“Jo gives me the strength to go on. When she was younger, she was diagnosed with a malignant brain tumour and given 12 months to live,” says Bruce.

“She was determined to prove everyone wrong. And she did. I take a lot of my inspiration from Jo.”

Returning to Tadpac as a volunteer has been a rewarding experience for Bruce.

“After an amazing 37-year career, I wanted to give back to Tadpac,” he says.

“I want to thank them for having faith in me and my ability.”

Learn more about volunteering at Uniting.

2024-25 Victorian State Budget response

Uniting Vic.Tas CEO Bronwyn Pike has welcomed funding in the 2024-25 Victorian State Budget to support the organisation’s programs and services but stressed more can always be done to assist low-income families.

“Cost of living pressures are having a devastating impact, not only on household budgets, but also on people’s mental health and wellbeing,” Ms Pike said.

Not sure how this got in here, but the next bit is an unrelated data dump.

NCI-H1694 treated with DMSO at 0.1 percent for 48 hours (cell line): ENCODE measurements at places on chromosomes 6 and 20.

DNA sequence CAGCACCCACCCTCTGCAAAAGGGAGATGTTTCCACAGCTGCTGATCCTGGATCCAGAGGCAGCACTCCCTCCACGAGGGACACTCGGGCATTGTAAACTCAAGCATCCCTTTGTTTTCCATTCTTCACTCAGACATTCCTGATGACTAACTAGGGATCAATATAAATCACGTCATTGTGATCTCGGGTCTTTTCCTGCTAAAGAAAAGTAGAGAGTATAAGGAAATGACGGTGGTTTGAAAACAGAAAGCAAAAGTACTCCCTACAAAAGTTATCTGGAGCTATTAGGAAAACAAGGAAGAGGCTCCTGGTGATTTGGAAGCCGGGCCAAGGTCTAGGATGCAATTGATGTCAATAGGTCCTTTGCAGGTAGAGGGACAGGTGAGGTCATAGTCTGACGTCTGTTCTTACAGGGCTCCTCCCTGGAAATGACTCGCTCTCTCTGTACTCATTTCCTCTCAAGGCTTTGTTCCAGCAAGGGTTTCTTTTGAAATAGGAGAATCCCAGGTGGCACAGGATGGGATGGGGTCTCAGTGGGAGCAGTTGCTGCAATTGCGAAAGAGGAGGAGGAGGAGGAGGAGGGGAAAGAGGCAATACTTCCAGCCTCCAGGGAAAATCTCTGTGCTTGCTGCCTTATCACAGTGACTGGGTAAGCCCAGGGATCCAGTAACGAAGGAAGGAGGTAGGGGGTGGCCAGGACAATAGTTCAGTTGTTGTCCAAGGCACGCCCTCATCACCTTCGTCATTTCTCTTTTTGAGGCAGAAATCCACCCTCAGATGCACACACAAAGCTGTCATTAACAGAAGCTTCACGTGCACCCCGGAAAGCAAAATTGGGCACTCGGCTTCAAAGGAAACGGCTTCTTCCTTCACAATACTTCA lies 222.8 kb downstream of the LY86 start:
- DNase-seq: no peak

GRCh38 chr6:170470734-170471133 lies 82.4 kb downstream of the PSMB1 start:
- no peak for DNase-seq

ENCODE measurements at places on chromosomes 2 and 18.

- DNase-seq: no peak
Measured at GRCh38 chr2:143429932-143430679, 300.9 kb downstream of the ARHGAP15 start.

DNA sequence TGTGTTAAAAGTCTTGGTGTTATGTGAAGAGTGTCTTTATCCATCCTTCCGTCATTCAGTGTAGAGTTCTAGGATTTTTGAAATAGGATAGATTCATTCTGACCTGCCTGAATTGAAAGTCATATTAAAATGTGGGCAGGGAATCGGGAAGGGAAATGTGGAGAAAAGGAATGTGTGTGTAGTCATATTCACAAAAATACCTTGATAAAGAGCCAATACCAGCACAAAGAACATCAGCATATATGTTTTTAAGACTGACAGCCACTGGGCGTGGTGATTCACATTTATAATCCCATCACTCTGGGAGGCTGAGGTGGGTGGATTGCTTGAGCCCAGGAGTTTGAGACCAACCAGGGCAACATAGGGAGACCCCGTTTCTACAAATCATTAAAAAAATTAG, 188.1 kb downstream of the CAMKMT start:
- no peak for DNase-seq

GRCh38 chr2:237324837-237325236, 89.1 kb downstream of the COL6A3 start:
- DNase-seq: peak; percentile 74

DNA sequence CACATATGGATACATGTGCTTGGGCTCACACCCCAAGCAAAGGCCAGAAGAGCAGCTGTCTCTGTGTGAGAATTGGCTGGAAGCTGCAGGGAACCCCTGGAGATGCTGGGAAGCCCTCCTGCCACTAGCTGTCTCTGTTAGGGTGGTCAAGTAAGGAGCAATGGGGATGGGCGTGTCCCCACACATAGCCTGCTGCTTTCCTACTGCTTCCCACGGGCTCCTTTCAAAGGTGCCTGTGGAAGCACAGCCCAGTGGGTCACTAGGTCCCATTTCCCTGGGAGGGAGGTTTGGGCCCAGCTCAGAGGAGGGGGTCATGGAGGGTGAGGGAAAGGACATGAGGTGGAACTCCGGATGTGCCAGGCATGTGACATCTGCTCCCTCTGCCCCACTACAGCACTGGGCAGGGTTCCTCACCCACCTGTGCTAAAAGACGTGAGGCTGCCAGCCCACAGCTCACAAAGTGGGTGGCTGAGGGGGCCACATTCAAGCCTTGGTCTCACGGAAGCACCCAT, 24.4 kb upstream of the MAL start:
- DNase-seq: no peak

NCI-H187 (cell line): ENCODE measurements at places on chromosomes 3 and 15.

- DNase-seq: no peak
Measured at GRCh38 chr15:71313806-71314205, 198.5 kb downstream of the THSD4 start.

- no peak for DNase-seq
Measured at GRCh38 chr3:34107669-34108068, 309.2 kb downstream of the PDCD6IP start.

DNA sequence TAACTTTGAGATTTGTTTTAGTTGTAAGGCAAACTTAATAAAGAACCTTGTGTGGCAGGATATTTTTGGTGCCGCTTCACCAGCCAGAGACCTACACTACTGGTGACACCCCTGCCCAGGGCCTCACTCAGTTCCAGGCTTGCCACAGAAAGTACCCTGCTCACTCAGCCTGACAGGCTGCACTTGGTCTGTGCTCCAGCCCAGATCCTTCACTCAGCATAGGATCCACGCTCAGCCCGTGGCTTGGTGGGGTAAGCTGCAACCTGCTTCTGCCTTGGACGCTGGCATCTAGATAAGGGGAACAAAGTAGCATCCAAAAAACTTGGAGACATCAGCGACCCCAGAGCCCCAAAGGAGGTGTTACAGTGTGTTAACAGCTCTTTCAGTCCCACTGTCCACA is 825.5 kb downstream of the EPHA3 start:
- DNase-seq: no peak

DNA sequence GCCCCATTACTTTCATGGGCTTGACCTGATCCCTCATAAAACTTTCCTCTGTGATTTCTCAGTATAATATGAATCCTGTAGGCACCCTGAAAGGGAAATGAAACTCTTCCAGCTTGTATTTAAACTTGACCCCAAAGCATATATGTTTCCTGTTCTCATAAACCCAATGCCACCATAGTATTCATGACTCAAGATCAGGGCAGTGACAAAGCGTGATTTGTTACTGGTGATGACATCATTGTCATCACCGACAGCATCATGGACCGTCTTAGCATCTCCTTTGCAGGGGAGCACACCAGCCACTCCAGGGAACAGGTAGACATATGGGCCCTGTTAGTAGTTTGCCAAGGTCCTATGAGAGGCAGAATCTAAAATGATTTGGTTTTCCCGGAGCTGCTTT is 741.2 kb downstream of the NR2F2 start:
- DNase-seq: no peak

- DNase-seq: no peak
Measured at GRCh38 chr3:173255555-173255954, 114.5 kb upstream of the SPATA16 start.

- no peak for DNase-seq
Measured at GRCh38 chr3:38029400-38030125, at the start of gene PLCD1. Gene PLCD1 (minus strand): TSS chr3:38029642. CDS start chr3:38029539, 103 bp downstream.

“We’re pleased with the continuation of funding for the highly successful Family Preservation and Reunification Response program and the Early Help pilot program, which ensures more families have access to early support before their problems become more complex.

“Given the pressures on families, the one-off $400 cash payment for children at schools will help by offsetting some out of pocket school costs.

“As a provider of early learning services, we are concerned about delays to the free kindergarten program. There is strong evidence that investment in early education leads to significantly improved outcomes for children at school.”

Ms Pike welcomed the ongoing funding for Uniting’s crisis support accommodation for women experiencing homelessness but said there was still more work to be done to address the state’s escalating homelessness crisis.

Rising above: Athas proves his disability is not a barrier

At the heart of Gotham Doughnuts, amidst the aroma of cinnamon and caramel and the symphony of clinking utensils, there’s a young man named Athas who is taking his first step to getting a job.